It turns out that we were referencing the Active Directory Authentication Library which in turn was making a native call that only showed up when we ran the WACK test. As we weren’t planning to deploy via the Windows Store we hadn’t run the WACK test recently and it was only by chance that I ran it to see if it threw up any errors. Fixing the errors and warnings not only addressed the installation issue it also highlighted some issues with the project structure (incorrect images sizes etc).

Recent Posts at Visual Studio Magazine

For those who don’t know, I contribute a monthly segment over at Visual Studio Magazine called the Mobile Corner. Here are a couple of the most recent articles – I’ve cc’d them here because I feel that particularly the Enterprise Distribution article is of great value to companies looking to deploy applications internally.

  • Enterprise Distribution of Windows Phone Applications
  • Windows Phone and Windows 8.x: Designing Once for Both with XAML
  • How To Use the Windows Phone 8.1 GridView and ListView Controls
  • Breaking apart the Windows Phone 8.1 ComboBox Style and Colors

    Yesterday I had an interesting, if not a little frustrating, time pulling apart the default style of the Windows Phone 8.1 ComboBox. Before I start I’ve put together a series of images showing various states of the ComboBox:

    A – The default unfocused state of the ComboBox, showing the placeholder text
    B – The state when an item has been selected (focused and unfocused look the same)
    C – The pressed state, prior to items selection showing
    D – The expanded state when only a few items (5 or less) in the list using one of the default TextBlock styles (we’ll discuss this in a minute)
    E – The expanded state when only a few items (5 or less) in the list using a TextBlock without the Foreground color set (no selection)
    F – The expanded state when only a few items (5 or less) in the list using a TextBlock without the Foreground color set (item selected)
    G – The disabled (ie IsEnabled=false) state
    H – The expanded state when more than 5 items, which is same regardless of whether an item is selected or not (ie no selection shown)

    image

     

    Don’t Use Any of the Built In TextBlock Styles!!!

    Before we jump into look at the ComboBox styles and colors in more detail, let me briefly discuss D in more detail. For this particular scenario the combobox has 3 items in it which means that the expanded view will show the items in situ (same behaviour as the ListPicker from Windows Phone 8/8.1 Silverlight). The ItemTemplate for the ComboBox looks like the following:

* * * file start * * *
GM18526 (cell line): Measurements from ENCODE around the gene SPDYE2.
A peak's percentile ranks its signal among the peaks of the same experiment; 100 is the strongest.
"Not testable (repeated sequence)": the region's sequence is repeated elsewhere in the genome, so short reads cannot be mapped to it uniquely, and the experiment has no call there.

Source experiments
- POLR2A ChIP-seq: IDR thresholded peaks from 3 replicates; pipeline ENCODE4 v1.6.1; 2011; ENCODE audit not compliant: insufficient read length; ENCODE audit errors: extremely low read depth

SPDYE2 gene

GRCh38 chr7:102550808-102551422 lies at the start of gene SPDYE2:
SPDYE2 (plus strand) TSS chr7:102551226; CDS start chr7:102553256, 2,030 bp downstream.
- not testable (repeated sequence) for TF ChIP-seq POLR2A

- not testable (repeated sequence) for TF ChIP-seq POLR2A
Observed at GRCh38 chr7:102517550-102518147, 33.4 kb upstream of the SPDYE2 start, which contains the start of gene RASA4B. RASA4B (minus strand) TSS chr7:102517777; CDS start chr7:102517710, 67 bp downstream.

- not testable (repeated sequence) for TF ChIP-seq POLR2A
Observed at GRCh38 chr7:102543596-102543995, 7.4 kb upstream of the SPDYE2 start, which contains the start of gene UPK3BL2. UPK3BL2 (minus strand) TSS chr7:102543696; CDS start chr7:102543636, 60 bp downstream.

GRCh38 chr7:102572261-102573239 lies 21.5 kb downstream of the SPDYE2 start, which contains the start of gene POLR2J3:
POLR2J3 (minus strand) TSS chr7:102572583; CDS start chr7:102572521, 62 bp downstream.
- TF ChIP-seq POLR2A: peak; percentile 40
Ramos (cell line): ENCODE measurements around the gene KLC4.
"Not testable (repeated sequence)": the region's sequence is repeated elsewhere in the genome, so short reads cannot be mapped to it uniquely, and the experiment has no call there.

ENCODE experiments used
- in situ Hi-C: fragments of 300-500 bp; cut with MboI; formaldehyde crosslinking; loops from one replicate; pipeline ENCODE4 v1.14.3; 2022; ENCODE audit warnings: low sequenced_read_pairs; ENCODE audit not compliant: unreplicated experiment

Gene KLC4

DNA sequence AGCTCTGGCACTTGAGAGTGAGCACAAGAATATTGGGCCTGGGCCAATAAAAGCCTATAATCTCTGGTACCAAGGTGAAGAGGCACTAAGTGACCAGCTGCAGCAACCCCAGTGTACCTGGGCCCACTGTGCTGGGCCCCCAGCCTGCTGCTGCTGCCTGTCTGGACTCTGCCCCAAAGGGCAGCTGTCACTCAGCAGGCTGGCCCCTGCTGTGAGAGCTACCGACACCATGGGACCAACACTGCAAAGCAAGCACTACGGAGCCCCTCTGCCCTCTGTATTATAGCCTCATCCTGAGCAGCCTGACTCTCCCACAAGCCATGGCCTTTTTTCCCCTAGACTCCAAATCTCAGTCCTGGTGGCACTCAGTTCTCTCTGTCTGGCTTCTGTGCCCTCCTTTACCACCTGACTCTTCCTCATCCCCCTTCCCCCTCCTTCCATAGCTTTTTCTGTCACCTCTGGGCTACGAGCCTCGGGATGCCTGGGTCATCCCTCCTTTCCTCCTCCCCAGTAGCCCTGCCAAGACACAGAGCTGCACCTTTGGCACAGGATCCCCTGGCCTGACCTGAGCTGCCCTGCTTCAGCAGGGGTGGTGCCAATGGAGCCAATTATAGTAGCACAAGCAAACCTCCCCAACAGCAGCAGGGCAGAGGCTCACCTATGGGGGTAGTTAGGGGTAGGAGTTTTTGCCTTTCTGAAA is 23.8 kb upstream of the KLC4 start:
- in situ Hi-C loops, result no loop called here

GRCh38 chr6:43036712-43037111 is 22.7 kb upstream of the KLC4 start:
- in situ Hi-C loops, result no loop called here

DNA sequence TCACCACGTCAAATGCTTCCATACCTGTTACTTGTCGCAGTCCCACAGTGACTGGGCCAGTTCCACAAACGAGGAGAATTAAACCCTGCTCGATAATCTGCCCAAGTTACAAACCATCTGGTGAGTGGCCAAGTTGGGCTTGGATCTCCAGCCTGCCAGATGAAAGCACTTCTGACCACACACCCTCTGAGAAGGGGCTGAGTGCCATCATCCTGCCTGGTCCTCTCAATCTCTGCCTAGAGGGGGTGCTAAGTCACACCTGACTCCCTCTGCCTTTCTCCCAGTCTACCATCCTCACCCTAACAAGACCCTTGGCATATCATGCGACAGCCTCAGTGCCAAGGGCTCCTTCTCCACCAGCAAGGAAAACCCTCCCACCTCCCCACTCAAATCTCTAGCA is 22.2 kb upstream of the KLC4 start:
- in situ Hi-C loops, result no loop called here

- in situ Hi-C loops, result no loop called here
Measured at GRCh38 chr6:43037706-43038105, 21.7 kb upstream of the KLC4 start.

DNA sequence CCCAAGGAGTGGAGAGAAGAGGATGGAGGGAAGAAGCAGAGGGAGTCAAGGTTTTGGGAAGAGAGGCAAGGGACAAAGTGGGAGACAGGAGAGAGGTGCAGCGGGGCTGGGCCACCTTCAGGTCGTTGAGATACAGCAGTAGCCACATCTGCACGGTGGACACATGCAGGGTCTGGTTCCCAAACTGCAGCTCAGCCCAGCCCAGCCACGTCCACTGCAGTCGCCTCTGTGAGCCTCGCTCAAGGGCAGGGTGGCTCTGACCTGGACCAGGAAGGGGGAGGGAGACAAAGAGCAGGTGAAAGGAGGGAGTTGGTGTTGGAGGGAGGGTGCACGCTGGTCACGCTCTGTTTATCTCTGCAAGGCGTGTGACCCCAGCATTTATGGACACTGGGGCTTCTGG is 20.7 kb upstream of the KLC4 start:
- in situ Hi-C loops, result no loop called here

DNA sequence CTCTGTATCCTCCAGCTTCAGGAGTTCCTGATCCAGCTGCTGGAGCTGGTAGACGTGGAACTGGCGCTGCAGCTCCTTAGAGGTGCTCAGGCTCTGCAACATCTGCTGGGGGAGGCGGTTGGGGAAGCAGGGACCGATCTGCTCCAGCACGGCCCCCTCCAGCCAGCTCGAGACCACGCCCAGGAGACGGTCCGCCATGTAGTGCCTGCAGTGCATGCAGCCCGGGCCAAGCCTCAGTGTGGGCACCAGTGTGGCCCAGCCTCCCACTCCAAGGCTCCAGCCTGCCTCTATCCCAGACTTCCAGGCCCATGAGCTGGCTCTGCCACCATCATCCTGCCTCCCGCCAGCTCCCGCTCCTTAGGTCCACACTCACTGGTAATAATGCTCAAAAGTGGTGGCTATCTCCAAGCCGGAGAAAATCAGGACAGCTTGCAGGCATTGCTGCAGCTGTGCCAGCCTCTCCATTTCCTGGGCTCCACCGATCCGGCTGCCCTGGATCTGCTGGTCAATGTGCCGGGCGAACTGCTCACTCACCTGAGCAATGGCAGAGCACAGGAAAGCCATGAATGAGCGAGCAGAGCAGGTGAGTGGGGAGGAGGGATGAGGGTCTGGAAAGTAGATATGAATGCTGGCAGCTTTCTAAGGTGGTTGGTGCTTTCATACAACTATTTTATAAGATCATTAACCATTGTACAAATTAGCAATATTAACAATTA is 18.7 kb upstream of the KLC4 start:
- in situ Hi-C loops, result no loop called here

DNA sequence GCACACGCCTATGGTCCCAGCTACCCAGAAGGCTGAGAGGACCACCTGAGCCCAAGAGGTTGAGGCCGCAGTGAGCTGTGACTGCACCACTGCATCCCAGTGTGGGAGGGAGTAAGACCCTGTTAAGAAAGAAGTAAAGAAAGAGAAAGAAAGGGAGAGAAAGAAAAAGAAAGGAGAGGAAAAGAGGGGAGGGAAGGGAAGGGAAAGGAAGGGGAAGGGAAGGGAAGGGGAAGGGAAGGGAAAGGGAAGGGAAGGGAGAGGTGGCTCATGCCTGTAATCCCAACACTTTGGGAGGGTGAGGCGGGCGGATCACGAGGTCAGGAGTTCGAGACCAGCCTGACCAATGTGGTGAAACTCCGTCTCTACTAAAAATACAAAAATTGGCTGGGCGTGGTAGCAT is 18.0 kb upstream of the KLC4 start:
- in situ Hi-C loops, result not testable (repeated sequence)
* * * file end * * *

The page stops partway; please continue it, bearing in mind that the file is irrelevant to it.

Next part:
<DataTemplate x:Key="ItemsItemTemplate">
        <TextBlock Text="{Binding Property1}" Style="{StaticResource BodyTextBlockStyle}" />
    </DataTemplate>

    On face value this looks great – we have a simple TextBlock which is data bound and we’re using one of the out of the box styles, BodyTextBlockStyle. Unfortunately this inherits from BaseTextBlockStyle which sets the Foreground based on the current theme, as the following XAML snippet illustrates.

    <Style x:Key="BaseTextBlockStyle" TargetType="TextBlock">
        …….
        <Setter Property="Foreground" Value="{ThemeResource PhoneForegroundBrush}"/>
        …….
    </Style>

    <Style x:Key="BodyTextBlockStyle" BasedOn="{StaticResource BaseTextBlockStyle}" TargetType="TextBlock">
        <Setter Property="LineHeight" Value="24"/>
    </Style>

    The issue with this is that the in situ expanded view relies on Foreground being inherited from the host control, which doesn’t happen if it is explicitly set on an element (such as this case where the Foreground is being explicitly set in the TextBlock Style). The work around is simple – don’t use the built in styles, start by taking a copy of them and working with those instead eg:

    <Style x:Key="NoForegroundBaseTextBlockStyle" TargetType="TextBlock">
        <Setter Property="FontFamily" Value="{ThemeResource PhoneFontFamilyNormal}"/>
        <Setter Property="FontSize" Value="{ThemeResource TextStyleLargeFontSize}"/>
        <Setter Property="TextTrimming" Value="Clip"/>
        <Setter Property="TextWrapping" Value="WrapWholeWords"/>
        <Setter Property="LineHeight" Value="21.5"/>
        <Setter Property="LineStackingStrategy" Value="BaselineToBaseline"/>
        <Setter Property="TextLineBounds" Value="Full"/>
        <Setter Property="OpticalMarginAlignment" Value="TrimSideBearings"/>
    </Style>
    <Style x:Key="NoForegroundTextBlockStyle" BasedOn="{StaticResource NoForegroundBaseTextBlockStyle}" TargetType="TextBlock">
        <Setter Property="LineHeight" Value="24" />
    </Style>

    When I use the NoForegroundTextBlockStyle instead of D, when I expand the ComboBox I see E (no item selected) or F (item selected) instead. Note how they pick up the foreground colour, including the accent colour for the selected item.

     

    Now for the Colors

    You’d have thought that adjusting the colors throughout the combobox would be relatively straight forward. Unfortunately this is not the case but let’s start with what we can adjust without tweaking the Template of the ComboBox. Selecting the ComboBox and looking at the Properties window (VS or Blend) I can adjust the Background, Foreground and BorderBrush, as shown in the following image where I’ve set each of these to a distinct color so that we can see where they appear in the ComboBox:

    image

    The impact on the ComboBox is as follows (see image below):

    1 – In the unselected state, the Foreground color has no impact on the color of the placeholder text but the background and border colors can clearly be seen
    2 & 3 – In the selected and pressed states, again, the Foreground color has no impact
    4 – In the expanded state there are no color changes
    5 – In the selected state, when there are 5 or fewer items, the Foreground color is evident in the text